Kindness of strangers eases bullying stigma for young leukemia fighter

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KANSAS CITY, Mo. -- A Kansas City second grader was diagnosed with leukemia and started to lose his hair. Then he started to dread going to school after kids made fun of his appearance, until two strangers came to his defense.

“It was really hard for me to leave him and let him go to school,” said Crystal Shoemaker.

Her son Caden was diagnosed with a brain tumor when he was just five years old. After two years of treatment he was cancer free. But this January, on her birthday, Caden was diagnosed with spinal cord cancer.

Caden has lost all of his hair and kids at school made fun of him, something a fourth grader and kindergartener couldn't ignore.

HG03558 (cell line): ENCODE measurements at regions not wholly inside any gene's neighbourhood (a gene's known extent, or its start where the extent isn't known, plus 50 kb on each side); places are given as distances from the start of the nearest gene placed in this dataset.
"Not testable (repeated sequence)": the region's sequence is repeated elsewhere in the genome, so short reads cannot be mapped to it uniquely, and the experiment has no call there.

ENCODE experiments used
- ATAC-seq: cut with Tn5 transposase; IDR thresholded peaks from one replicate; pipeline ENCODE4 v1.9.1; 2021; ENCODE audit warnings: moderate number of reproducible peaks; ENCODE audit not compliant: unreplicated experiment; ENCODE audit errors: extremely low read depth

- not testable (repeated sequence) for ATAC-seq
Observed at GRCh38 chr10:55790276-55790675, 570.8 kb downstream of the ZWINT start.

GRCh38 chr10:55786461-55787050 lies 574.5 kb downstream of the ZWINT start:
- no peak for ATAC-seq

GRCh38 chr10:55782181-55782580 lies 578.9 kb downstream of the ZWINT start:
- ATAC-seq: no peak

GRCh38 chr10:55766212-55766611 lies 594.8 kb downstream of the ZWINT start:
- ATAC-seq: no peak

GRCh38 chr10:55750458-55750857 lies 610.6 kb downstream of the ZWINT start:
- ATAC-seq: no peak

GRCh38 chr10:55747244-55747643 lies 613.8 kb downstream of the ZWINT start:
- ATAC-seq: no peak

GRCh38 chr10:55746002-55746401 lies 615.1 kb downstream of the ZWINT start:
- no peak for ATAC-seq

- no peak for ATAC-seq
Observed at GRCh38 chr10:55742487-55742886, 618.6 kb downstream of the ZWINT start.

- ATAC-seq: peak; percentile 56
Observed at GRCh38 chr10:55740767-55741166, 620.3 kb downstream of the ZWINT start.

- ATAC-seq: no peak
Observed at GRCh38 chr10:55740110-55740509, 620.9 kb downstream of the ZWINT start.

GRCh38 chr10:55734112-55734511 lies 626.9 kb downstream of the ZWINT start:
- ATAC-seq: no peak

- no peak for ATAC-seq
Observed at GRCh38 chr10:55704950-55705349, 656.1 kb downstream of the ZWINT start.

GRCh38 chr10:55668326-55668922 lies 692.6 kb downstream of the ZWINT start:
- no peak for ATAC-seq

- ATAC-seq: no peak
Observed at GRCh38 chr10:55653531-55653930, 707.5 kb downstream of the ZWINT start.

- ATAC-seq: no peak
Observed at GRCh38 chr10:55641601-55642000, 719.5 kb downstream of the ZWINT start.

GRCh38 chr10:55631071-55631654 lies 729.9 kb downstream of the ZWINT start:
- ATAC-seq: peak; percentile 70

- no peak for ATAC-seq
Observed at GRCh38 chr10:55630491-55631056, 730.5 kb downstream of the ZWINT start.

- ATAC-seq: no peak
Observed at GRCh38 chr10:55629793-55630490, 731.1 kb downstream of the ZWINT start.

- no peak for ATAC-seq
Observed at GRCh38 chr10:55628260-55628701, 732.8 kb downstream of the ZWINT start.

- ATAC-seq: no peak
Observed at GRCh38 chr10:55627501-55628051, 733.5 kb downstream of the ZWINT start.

“I told my mom, ‘we need to do something,’” said Deyton Brown.

Deyton and his little brother shaved their heads and had “Team Caden” put on the sides. Deyton had never met Caden, but when he and his brother got back to school, Caden realized he had two new friends.

“I like how they support me,” said Caden.

It was the kind of support that had adults at school taking notice.

“I looked at myself and said, ‘how can I let them be the only two that did this?’” said teacher Brian Crane.

So Crane buzzed his hair off too and soon Caden started to realize he wasn't alone and had more friends than he thought.

“They aren't making fun of me, it's better than that,” said Caden.

Deyton hopes his buzzed head will serve as a reminder of a special message for people of all ages.

“If something is happening you can help. No matter if know them, if you don't know them,” said Deyton.

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